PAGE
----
LINCOLN — The state’s top-ranked football prospect in the 2022 class is honest and funny.
Ask Omaha Central tackle Deshawn Woods what he thinks of getting all this recruiting material in the mail — which is one way teams have shown extra love as the pandemic has shut down in-person visits — and Woods responds with a comic’s timing.
“I mean, I like the mail — but I just don’t like the mail,” Woods said. “You don’t want to throw it away, but you don’t want to keep it all because it’s a lot. Imagine getting spam mail every day — five pieces of spam mail every day. I keep mine. Yes, because it looks good in the box it’s in, but no, it’s kind of overwhelming.
“I’ll probably get five pieces of mail from the same coach, and I get a piece of mail every day.”
Woods doesn’t mind phone calls but doesn’t love them like he would in-person visits. “So I can see their facial expressions,” Woods said.
Just when Woods — and one of the best crops of in-state prospects ever — will get to make those visits is in question. The NCAA’s Football Oversight Committee has recommended a dead period until the end of May, and could vote this week to do so. Another option is creating a quiet period starting in mid-April that allows prospects to visit campuses but does not allow coaches to leave campus.
However things might be decided, Woods — who is set to announce a top five this week — and other 2022 in-state prospects are among the most coveted group in the past two decades. Woods, Burke linebacker Devon Jackson, Bellevue West tight ends Micah Riley-Ducker and Kaden Helms, and Columbus linebacker Ernest Hausmann all have double-digit offers.
Nebraska has mostly cleaned up with in-state prospects since the return of coach Scott Frost — 16 offers, 13 signees — but 2022 is going to be NU’s biggest challenge yet. Schools from all over the country sense an opportunity.
Take Miami, which has rolled in to offer all four of the metro prospects, including Woods and Jackson, who didn’t even play their junior seasons because of the Omaha Public Schools’ decision to postpone (and eventually cancel) football for 2020-21.
“Everybody knows who Deshaun Woods is, and he’s not going to not be 6-5, 285 with good footwork,” Rivals National Director Mike Farrell said in January before Woods and Jackson received their recent run of offers. “And everyone knows who Devon Jackson is. I don’t think it’ll impact their national recruiting brand.”
How about Northwestern coach Pat Fitzgerald, who offers fewer prospects than nearly any coach in the country, personally offering Hausmann? Fitz doesn’t do that on a lark.
Well, the players are good. Helms, a 6-foot-5, 222-pound hybrid tight end/receiver, is the fastest riser of the bunch, arguably the highest-rated guy by this time next year. And some prospects, like 2021 cornerback Avante Dickerson (Oregon) and 2020 receiver Xavier Watts (Notre Dame), just want to get out of the state. Part of Arizona State’s pitch — Herm Edwards is working Omaha hard — is taking Midwest kids to the Pac-12 to help reshape the identity of the league.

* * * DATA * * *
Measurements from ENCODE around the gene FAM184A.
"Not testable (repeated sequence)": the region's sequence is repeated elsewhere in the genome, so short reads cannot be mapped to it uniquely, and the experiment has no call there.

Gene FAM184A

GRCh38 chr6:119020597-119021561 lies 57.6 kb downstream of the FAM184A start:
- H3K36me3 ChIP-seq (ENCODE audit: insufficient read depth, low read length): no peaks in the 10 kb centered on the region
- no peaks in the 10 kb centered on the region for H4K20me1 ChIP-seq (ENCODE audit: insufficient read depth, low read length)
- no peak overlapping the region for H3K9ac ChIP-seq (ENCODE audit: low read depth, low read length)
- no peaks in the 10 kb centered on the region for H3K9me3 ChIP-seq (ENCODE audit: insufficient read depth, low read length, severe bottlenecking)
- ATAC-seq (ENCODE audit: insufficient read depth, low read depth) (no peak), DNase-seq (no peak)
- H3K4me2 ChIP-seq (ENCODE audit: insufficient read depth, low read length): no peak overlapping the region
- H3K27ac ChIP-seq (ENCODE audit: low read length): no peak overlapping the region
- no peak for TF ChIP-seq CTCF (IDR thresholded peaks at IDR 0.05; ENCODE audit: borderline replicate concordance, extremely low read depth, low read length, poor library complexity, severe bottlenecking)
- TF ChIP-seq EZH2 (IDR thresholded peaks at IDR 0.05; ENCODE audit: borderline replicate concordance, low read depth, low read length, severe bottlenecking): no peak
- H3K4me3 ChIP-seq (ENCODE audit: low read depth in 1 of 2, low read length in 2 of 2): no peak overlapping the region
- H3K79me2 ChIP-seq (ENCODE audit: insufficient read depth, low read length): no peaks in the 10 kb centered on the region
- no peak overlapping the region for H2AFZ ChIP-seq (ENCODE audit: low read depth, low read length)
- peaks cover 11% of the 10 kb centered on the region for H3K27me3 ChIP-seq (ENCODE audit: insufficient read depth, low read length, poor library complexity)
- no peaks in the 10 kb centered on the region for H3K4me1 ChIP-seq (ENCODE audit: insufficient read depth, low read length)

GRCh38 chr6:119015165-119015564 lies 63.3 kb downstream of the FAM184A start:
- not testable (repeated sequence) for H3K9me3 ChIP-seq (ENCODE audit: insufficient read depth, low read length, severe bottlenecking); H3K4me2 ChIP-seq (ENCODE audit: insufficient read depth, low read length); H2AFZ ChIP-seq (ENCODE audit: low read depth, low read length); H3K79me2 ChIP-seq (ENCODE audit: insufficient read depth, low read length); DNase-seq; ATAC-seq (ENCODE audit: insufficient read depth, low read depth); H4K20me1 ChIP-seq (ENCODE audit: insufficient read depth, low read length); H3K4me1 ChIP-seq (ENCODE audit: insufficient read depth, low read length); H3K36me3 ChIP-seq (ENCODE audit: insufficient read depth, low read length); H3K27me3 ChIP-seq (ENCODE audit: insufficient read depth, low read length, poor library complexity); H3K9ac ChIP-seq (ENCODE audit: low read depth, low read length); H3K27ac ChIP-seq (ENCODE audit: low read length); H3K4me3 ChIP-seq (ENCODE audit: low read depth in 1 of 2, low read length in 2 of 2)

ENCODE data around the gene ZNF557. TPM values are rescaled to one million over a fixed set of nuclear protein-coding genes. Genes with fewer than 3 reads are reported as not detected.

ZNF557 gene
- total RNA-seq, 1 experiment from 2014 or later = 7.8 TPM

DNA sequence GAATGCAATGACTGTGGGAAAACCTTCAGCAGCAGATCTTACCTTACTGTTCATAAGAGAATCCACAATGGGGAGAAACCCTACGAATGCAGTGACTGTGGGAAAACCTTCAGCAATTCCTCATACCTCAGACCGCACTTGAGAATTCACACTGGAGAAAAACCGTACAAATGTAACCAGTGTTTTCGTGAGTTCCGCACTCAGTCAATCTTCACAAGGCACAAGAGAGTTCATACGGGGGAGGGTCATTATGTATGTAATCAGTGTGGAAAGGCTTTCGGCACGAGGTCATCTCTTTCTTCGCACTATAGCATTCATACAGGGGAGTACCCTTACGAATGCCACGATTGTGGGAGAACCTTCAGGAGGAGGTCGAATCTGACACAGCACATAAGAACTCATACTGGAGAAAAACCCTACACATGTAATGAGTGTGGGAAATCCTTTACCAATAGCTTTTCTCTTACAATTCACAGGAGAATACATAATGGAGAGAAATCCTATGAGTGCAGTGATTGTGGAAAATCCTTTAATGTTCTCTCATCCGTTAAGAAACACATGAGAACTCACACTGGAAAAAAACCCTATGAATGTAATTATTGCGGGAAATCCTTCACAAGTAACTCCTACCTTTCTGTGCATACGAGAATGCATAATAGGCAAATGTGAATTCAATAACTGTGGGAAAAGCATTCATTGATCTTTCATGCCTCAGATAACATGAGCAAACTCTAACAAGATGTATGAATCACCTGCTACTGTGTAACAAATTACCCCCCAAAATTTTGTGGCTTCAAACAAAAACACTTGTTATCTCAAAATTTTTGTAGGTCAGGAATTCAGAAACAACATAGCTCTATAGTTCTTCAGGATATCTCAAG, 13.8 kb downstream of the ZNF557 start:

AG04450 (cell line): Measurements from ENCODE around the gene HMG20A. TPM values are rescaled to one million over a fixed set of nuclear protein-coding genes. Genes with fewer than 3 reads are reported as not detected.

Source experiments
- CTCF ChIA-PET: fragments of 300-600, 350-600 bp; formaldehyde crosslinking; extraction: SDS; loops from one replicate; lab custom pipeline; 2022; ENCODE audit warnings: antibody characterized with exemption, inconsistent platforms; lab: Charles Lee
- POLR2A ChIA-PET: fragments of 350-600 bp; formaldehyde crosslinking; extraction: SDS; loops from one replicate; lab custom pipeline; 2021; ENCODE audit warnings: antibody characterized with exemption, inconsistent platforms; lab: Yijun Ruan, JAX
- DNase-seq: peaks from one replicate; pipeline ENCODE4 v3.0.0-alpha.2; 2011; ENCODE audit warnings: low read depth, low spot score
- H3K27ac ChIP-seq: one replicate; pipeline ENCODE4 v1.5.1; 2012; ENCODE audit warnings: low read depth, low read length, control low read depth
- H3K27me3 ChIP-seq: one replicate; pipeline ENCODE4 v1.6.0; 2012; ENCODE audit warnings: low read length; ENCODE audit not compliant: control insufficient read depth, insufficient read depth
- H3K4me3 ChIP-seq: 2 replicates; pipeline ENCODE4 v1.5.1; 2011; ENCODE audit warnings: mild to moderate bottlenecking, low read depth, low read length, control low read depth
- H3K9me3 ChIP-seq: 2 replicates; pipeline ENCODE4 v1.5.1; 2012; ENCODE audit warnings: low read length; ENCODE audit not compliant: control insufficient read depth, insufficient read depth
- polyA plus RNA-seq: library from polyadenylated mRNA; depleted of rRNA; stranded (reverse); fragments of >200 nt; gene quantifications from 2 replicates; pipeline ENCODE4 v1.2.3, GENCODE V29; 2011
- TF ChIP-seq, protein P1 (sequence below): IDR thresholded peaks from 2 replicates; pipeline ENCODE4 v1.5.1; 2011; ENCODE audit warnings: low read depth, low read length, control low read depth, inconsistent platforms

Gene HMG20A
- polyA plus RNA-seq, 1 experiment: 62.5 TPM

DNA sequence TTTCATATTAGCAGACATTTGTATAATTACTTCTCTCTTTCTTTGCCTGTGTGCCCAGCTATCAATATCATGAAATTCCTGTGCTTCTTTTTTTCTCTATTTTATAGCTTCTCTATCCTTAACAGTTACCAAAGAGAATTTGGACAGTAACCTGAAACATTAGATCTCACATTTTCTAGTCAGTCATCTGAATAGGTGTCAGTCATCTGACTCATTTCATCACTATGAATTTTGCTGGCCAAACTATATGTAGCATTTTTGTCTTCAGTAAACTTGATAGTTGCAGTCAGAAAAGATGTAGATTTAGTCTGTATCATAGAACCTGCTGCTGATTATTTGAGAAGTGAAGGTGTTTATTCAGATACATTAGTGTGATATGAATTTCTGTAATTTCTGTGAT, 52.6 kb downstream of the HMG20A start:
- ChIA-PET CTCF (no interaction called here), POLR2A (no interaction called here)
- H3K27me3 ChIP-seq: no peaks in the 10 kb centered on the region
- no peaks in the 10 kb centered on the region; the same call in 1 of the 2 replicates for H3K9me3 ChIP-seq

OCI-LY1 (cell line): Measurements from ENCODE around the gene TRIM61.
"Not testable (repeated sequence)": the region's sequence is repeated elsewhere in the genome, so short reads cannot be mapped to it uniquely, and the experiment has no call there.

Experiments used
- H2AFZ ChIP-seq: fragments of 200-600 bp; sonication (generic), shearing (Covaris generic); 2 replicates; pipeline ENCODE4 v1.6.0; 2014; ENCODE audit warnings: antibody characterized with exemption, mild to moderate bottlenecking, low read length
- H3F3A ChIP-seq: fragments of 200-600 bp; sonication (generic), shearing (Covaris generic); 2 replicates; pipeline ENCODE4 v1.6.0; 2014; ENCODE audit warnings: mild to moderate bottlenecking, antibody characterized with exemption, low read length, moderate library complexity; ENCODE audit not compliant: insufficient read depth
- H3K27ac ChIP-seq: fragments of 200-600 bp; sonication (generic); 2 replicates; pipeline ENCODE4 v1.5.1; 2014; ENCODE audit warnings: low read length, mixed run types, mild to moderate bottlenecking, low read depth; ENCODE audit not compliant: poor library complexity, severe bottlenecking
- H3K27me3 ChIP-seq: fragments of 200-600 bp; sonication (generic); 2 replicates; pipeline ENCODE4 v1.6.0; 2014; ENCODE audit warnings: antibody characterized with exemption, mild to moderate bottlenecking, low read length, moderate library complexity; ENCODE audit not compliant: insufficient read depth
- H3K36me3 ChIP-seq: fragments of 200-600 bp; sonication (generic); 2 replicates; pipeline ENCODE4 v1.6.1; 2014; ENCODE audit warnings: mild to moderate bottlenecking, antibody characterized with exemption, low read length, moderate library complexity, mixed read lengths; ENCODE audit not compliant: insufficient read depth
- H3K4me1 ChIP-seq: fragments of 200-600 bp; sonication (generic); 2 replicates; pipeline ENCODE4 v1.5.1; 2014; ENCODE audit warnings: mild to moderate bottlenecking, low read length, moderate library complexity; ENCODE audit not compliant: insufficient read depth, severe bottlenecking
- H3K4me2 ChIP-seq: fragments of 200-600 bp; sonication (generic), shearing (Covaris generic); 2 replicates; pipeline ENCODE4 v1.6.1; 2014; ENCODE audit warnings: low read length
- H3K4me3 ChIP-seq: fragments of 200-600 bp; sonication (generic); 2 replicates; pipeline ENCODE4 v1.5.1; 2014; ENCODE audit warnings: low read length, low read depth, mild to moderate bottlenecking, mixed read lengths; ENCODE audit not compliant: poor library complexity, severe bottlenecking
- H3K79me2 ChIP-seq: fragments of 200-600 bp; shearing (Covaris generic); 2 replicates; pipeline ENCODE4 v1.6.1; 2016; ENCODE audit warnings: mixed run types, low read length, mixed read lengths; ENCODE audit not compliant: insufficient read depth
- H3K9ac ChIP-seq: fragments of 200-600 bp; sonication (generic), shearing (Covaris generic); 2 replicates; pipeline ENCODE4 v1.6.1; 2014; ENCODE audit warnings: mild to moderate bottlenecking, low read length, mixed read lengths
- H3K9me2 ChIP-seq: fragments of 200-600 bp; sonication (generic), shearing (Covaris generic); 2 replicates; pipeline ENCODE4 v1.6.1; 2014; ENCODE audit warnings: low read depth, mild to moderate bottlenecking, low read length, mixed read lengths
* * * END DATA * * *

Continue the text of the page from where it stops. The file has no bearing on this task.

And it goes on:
NU has posted four straight losing seasons, too. Prospects take it into account, and schools can use it against the Huskers.
Nebraska can accurately say that in-state kids who sign with the Big Red play a lot of football in Memorial Stadium. Already, five of Frost’s in-state scholarship signees — Cam Jurgens, Garrett Nelson, Ethan Piper, Nick Henrich and Zavier Betts — have started at NU. One walk-on, Luke Reimer, has as well. Three more scholarship signees, Chris Hickman, Garrett Snodgrass and Isaac Gifford, have played regularly since arriving in Lincoln. Austin Allen, a 2017 signee, is the team’s top tight end. Ben Stille, a 2016 signee, is the team’s top defensive lineman.
The personal success stories are there. It’d help if the team won, too.
Betts is perhaps the one to watch. Remember that Nebraska signed him knowing he wasn’t yet academically eligible; it was Betts’ grades, not his talent, that kept his recruiting quiet. Betts made it, though, then had a strong first season, catching 12 passes for 131 yards in eight games as a first-year freshman. Watts, at Notre Dame, didn’t log a catch.
If Betts — and, say, Henrich and Hickman — have big 2021 seasons, that’s a nice bit of evidence back to Omaha kids: You can play here and do well here.
How many of the 2022 guys are waiting until after the season? Only Dickerson, in the 2021 bunch, did that.
Jackson, who also has a top five coming out this week, indicated in January that he’s willing to do so.
“If I have to make my decision on the last signing day, I will because I’m not going to be one of those guys who commits, decommits, recommits,” he said. “I’m not doing all that. Waste of time. To me, that’s clout-chasing, in a way — you’re doing it for the media and not for yourself.”
Sounds like a personality Nebraska would want in its room.
A few more thoughts in the Rewind:
With news that Iowa State will give Matt Campbell more money to pay his assistants — coupled with NU’s decision to stand pat with its staff and offer no raises — Iowa State will likely move ahead of the Huskers in total assistant compensation.
On March 1 — when Mike Dawson gets a raise scheduled last year when he signed his two-year contract — Nebraska will be paying its assistants $4.525 million. Iowa State paid its assistants, according to USA Today, $4,127,500 last year.
The Huskers will likely be in the low 30s nationally in assistant salary pool headed into 2021. Schools like Penn State, Notre Dame and Southern California don’t have to report what they pay coaches, but it’s likely that all three are equal to or north of Nebraska. It’s fair to factor in cost of living — money goes farther in Lincoln than it would a mile from UCLA’s campus — but it’s a ranking to watch going forward, too.